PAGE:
John Harrison was the son of a carpenter from Foulby, near Nostell Priory, West Yorkshire. Although he could not write, he taught himself to make clocks. He heard of the prize offered by the Board of Longitude and decided that he would have a go. He knew that the winning clock must not gain or lose more than 2.8 seconds a day while at sea. Harrison built the first 'marine time-keeper' (now known as 'H1'). When it was tested, it was far better than any clock that had ever been to sea before - but it wasn't good enough to win the Longitude prize. He was paid a total of £500 to enable him to work on a modified design.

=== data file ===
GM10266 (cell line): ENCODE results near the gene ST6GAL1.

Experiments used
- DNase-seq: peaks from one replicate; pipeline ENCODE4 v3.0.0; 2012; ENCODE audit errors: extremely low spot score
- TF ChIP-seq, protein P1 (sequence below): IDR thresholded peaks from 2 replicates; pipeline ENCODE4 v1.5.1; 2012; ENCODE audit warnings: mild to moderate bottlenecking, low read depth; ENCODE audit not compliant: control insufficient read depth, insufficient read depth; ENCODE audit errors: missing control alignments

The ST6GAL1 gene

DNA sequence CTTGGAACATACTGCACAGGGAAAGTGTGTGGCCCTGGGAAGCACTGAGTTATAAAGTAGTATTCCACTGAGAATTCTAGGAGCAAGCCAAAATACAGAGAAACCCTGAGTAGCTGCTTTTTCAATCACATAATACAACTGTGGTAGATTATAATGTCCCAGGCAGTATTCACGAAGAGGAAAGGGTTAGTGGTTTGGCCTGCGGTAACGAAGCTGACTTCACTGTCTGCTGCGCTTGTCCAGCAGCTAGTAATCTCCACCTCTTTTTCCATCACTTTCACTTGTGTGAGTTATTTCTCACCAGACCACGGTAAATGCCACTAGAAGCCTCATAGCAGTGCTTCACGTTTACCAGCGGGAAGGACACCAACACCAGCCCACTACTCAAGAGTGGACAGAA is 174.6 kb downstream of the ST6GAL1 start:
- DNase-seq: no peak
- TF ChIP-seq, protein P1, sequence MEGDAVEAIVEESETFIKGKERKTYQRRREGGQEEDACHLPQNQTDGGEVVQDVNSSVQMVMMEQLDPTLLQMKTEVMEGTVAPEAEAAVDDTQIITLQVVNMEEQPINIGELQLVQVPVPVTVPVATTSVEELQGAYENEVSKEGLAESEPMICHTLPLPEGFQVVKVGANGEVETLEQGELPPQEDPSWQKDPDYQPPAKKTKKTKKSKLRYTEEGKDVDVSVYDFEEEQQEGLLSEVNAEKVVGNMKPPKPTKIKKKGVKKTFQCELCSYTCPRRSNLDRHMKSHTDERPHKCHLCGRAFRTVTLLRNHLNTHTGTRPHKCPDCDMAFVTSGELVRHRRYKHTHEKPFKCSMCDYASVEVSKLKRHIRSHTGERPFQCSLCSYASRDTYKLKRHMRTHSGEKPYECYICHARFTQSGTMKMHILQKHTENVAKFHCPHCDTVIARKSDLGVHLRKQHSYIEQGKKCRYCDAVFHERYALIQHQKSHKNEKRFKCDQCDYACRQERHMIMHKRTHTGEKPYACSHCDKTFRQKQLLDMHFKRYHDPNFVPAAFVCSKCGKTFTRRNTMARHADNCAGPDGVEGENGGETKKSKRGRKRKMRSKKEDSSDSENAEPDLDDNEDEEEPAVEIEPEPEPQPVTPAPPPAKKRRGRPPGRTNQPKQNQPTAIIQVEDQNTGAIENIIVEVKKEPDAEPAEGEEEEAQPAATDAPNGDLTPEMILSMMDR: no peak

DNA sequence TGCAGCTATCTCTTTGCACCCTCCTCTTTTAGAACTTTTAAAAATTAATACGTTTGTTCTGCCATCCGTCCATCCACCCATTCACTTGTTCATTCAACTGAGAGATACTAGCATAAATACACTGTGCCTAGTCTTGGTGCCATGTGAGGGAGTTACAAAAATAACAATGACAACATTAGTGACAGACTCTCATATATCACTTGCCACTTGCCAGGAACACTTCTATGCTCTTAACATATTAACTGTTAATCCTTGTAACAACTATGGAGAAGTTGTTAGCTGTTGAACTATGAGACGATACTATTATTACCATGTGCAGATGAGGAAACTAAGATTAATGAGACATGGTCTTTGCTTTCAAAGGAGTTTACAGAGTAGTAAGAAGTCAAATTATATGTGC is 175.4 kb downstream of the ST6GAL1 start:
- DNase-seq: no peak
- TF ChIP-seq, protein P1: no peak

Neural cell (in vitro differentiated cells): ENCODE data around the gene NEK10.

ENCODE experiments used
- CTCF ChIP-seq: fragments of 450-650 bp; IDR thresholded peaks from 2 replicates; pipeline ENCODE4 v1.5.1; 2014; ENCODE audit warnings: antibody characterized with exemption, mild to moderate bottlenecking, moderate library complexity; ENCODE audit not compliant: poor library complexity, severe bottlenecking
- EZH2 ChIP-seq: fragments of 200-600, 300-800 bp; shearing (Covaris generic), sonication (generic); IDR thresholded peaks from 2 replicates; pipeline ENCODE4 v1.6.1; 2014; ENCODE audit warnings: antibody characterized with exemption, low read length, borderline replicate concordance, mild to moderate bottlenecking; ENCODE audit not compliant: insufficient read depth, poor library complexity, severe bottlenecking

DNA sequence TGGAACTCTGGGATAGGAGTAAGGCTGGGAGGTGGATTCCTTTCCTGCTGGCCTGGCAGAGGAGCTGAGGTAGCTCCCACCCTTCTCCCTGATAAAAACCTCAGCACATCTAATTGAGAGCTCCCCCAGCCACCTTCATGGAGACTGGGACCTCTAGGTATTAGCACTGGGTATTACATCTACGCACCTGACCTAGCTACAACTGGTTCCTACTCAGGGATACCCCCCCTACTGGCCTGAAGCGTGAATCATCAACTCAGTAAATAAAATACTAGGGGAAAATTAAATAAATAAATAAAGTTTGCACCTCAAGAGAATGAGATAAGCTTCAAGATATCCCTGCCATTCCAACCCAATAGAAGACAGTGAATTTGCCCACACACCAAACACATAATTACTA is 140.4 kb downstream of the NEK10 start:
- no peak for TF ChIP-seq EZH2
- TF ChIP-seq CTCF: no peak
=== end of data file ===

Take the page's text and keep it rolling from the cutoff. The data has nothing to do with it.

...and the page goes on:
By the time 'H2' was finished, two years later, Harrison realised that this clock, also, would not win the prize. Without even having it tested at sea, he set to work on yet another - his third design known as 'H3'. He worked on 'H3' for the next 19 years, but, before he had finished it, he knew that it was too big and heavy. He went on to build on 'H4'. From the outside, this clock looked rather like a giant pocket-watch. It was tested at sea in 1761. Harrison was confident that 'H4' had performed well enough to win the £20,000 prize, but the Board of Longitude demanded that further tests be carried out and that copies of 'H4' be made.
It was only after the intervention of King George III, many years later, that Harrison was properly rewarded for his work.
He died three years later on his 83rd birthday at his home in Red Lion Square, London.
A blue plaque commememorates this.
Harrison's clocks 'H1'to 'H4' are still in full working order at the Old Royal Observatory today.
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